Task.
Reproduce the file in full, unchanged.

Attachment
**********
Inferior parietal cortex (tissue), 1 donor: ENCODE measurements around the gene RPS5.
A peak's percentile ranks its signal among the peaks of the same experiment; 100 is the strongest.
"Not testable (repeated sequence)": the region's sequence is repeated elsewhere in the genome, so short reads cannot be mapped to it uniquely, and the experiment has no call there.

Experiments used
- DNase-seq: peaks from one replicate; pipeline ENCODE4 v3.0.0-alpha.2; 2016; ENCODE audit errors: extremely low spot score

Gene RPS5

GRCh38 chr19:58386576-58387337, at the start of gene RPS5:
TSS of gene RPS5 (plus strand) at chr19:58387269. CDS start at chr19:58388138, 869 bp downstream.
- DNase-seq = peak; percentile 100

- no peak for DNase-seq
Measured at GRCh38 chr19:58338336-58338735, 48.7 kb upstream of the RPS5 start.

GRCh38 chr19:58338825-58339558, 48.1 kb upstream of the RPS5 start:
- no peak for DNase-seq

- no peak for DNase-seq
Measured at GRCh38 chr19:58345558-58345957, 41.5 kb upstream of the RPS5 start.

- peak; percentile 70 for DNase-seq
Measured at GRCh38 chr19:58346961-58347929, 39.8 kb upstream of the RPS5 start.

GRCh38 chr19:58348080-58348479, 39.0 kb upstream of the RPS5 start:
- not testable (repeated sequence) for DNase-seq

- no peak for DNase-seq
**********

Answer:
Inferior parietal cortex (tissue), 1 donor: ENCODE measurements around the gene RPS5.
A peak's percentile ranks its signal among the peaks of the same experiment; 100 is the strongest.
"Not testable (repeated sequence)": the region's sequence is repeated elsewhere in the genome, so short reads cannot be mapped to it uniquely, and the experiment has no call there.

Experiments used
- DNase-seq: peaks from one replicate; pipeline ENCODE4 v3.0.0-alpha.2; 2016; ENCODE audit errors: extremely low spot score

Gene RPS5

GRCh38 chr19:58386576-58387337, at the start of gene RPS5:
TSS of gene RPS5 (plus strand) at chr19:58387269. CDS start at chr19:58388138, 869 bp downstream.
- DNase-seq = peak; percentile 100

- no peak for DNase-seq
Measured at GRCh38 chr19:58338336-58338735, 48.7 kb upstream of the RPS5 start.

GRCh38 chr19:58338825-58339558, 48.1 kb upstream of the RPS5 start:
- no peak for DNase-seq

- no peak for DNase-seq
Measured at GRCh38 chr19:58345558-58345957, 41.5 kb upstream of the RPS5 start.

- peak; percentile 70 for DNase-seq
Measured at GRCh38 chr19:58346961-58347929, 39.8 kb upstream of the RPS5 start.

GRCh38 chr19:58348080-58348479, 39.0 kb upstream of the RPS5 start:
- not testable (repeated sequence) for DNase-seq

- no peak for DNase-seq